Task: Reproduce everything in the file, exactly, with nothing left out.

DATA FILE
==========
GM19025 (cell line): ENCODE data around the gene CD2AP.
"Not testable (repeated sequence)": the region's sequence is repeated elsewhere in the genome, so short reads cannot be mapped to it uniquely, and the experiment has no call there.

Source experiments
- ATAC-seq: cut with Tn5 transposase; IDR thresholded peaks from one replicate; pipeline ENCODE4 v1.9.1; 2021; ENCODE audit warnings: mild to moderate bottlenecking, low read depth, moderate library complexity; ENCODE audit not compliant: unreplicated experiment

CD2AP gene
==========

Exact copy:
GM19025 (cell line): ENCODE data around the gene CD2AP.
"Not testable (repeated sequence)": the region's sequence is repeated elsewhere in the genome, so short reads cannot be mapped to it uniquely, and the experiment has no call there.

Source experiments
- ATAC-seq: cut with Tn5 transposase; IDR thresholded peaks from one replicate; pipeline ENCODE4 v1.9.1; 2021; ENCODE audit warnings: mild to moderate bottlenecking, low read depth, moderate library complexity; ENCODE audit not compliant: unreplicated experiment

CD2AP gene